Placard-wielding residents of Oduman, Afoaman, Manhean, and Borkorborkor – all close to Ablekuman and Amasaman in the north-eastern part of Accra – hit the streets, blocking main roads and burning tyres while chanting war songs.
The rapid response of police personnel from the Accra Regional Police Command, Tesano, Odorkor District and Amasaman District, prevented the demonstrators from destroying properties and the beating up of the Municipal Chief Executive of the area, Sam Atukwei Quaye, who escaped lynching.
The TUC has planned a ‘Black Thursday’ and has instructed all its members to down their tools for the whole day.
The implication for this industrial action is bound to critically upset the economy because, according to labour consultant Austin Gamey, ‘If the almost one million TUC members down their tools on Thursday, the country will be brought to its knees.’ He therefore pleaded with the TUC to rethink its decision.
Speaking to Citi News , Mr. Gamey disagreed to the institution’s decision and advised it to rather consider the repercussions of its intended action.
But the TUC Secretary-General, Kofi Asamoah, has vowed not to back down.
Doctors And Nurses
President of the Ghana Medical Association, Dr. Kwabena Opoku-Adusei, has said the association was actively involved in the planning of the nationwide industrial action of the TUC and might devise its own dimension to the industrial action.
Executives of the association would hold discussions on how their members could participate in the industrial action, describing the government as being ‘insensitive’ to the plight of Ghanaians, even though workers have made several appeals to government to come to their aid.
‘We met with higher authority; we were instructed to meet the then Minister for Employment and Labour Relations, Nii Armah Ashitey; a common MoU [Memorandum of Understanding] he refused to sign. I don’t know whether this new Labour Minister [Haruna Iddrisu] will be different.
‘We are talking about continuous increase in utility tariffswe are talking about this automated tariff adjustment system when our salaries are not automatedgenerally about the high cost of living where people’s salaries and incomes are static and dwindling against the dollar,’ he stated.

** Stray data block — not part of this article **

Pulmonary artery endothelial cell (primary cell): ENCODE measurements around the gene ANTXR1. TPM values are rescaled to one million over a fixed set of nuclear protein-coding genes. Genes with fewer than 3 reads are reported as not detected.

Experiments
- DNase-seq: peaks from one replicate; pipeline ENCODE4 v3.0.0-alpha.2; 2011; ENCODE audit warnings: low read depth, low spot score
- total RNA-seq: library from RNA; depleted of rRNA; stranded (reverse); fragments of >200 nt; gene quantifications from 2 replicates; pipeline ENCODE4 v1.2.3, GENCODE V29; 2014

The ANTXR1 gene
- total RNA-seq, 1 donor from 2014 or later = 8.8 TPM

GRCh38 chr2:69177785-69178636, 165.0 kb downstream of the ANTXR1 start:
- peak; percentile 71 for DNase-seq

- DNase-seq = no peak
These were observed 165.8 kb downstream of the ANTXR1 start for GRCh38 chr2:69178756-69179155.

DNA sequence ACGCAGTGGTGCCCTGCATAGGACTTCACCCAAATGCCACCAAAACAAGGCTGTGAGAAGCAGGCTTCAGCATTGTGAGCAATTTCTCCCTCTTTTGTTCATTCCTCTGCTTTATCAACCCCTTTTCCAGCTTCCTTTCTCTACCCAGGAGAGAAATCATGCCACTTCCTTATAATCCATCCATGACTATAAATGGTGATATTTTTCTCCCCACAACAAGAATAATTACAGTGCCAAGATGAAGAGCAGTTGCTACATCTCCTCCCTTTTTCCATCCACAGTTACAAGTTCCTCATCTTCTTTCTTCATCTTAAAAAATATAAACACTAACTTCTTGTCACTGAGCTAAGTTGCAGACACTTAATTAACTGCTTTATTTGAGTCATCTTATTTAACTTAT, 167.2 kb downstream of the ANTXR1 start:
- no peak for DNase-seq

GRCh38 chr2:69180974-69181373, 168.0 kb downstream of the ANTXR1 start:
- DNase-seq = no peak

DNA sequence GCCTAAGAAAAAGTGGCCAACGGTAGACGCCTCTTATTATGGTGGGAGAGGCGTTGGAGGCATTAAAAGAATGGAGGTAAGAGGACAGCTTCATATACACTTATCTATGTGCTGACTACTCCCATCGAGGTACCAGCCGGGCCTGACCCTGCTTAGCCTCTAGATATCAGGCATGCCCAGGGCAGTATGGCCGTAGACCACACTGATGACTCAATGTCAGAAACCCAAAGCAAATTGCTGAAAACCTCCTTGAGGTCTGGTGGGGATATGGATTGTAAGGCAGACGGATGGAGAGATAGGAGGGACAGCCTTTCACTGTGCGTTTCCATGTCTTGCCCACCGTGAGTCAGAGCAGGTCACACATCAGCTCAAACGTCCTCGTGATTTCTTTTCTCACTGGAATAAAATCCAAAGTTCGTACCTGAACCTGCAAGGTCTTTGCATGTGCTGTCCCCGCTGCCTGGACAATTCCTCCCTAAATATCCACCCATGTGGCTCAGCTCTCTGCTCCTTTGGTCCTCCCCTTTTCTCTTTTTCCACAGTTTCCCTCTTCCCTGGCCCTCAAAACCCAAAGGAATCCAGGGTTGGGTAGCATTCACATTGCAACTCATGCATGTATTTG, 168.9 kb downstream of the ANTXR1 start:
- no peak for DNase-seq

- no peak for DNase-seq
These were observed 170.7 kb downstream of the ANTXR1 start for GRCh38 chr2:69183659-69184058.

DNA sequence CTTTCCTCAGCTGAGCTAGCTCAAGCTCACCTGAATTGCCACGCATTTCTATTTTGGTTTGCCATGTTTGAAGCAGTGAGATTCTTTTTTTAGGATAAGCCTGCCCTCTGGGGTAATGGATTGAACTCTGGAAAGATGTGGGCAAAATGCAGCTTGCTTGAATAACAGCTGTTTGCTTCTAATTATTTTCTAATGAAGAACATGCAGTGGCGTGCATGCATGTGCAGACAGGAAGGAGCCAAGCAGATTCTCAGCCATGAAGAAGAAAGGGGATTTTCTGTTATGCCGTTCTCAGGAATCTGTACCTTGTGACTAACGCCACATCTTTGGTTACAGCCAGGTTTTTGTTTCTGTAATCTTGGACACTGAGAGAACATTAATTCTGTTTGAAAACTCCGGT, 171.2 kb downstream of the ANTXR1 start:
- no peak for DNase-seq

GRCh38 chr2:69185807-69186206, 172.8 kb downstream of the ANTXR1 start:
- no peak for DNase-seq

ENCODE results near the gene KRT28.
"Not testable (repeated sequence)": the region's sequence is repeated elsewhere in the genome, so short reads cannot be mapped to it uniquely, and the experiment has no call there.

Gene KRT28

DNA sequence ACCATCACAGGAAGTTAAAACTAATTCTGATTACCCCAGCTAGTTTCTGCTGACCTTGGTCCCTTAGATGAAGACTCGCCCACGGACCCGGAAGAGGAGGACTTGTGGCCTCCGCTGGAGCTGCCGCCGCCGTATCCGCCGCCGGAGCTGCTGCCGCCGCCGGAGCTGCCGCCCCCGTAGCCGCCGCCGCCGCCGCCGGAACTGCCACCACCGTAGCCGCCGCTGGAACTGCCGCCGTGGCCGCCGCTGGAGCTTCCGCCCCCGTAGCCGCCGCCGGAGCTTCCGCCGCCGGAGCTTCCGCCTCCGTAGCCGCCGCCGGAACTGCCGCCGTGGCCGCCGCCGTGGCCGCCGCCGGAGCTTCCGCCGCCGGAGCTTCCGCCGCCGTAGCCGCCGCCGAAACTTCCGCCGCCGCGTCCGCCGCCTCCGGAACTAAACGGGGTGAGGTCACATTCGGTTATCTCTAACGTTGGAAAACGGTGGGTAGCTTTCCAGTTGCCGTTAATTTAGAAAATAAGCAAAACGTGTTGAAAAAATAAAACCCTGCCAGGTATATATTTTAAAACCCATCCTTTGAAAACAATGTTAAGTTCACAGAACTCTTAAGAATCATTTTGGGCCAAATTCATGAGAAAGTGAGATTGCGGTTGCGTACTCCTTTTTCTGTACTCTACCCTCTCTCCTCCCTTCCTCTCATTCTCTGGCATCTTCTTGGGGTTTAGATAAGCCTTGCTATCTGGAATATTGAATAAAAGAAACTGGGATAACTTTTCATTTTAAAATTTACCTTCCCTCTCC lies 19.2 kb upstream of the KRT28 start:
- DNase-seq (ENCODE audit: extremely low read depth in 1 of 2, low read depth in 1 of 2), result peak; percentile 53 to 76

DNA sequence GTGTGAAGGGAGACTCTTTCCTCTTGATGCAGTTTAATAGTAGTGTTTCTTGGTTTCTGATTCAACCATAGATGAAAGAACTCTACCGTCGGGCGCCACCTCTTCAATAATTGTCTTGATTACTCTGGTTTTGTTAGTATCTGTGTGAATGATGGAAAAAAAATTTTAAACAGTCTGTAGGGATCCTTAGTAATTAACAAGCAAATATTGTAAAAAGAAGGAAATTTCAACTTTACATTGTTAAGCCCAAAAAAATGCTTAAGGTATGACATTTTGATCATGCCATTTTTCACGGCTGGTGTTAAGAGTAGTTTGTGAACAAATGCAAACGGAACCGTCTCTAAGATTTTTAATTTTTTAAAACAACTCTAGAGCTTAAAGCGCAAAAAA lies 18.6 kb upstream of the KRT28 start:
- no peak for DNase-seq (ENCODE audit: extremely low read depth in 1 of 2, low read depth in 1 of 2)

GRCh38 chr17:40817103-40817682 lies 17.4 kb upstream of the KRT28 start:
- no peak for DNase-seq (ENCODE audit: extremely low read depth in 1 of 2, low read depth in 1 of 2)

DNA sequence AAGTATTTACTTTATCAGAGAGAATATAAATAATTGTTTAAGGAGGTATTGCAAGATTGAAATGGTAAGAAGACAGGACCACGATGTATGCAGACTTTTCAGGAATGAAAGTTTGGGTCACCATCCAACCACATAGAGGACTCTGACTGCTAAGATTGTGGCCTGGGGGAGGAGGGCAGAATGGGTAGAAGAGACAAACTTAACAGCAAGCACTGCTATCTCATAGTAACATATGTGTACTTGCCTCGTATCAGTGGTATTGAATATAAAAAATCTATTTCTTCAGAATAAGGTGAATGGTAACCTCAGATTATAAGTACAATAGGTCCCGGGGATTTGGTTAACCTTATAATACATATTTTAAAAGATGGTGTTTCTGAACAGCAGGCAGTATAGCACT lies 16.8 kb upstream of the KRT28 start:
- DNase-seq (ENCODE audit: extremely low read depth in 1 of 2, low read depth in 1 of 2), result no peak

Ghanaian nurses are also lacing their boots to demonstrate against government for their unpaid salaries and allowances.
UTAG And POTAG
Meanwhile, UTAG has also hinted at embarking on industrial action over non-payment of their Book and Research Allowance.
‘We will soon be reopening for the next academic year [but] the issue has not been resolved, and as we are going into the next academic year we are not sure where we are going to get our tools to work with,’ Dr. Ofori Bekoe, UTAG President lamented.
‘We can’t work with our bare handsif our tools are given us then we will work. If not, we cannot continue to go to work,’ Dr. Ofori Bekoe affirmed.
The threat by UTAG comes on the heels of a similar action taken by members of the Polytechnic Teachers Association of Ghana (POTAG), who have since May 2014 vacated the lecture halls in protest over government’s delay in the release of their Book and Research Allowance.
Importers and Exporters have also threatened to demonstrate against new charges slapped on their merchandise by the Ghana Ports and Harbours Authority.
According to them, the additional charges are draconian, given the fact that their trade margins are already being eroded by the rapidly depreciating Ghanaian Cedi.
Earlier last month, members of the Ghana Union of Traders (GUTA) embarked on a four-day protest where shops were closed over the rapid depreciation of the Cedi.
Chiefs In The Fray
Even chiefs are not left out of the agitations for the Mahama-led administration to be more sensitive to the deterioration of the Ghanaian economy.
The Okyenhene, Osagyefuo Amoatia Ofori Panin, Monday embarked on what was described as an ‘inspection’ of the bad road network in the Eastern Region.
After the inspection, the Okyenhene petitioned President Mahama about the total neglect of the region in terms of development.
Recently, chiefs and traditional leaders in Ho in the Volta Region threatened to hit the streets if their road network was not fixed; additionally, they demanded more development in the region.
They generally felt the government had paid lip-service to the development of the area for too long.
By: Raphael Ofori-Adeniran; Linda Tenyah, Ablekuma; Vincent Kubi, Tema & Ebo Bruce-Quansah, Bolgatanga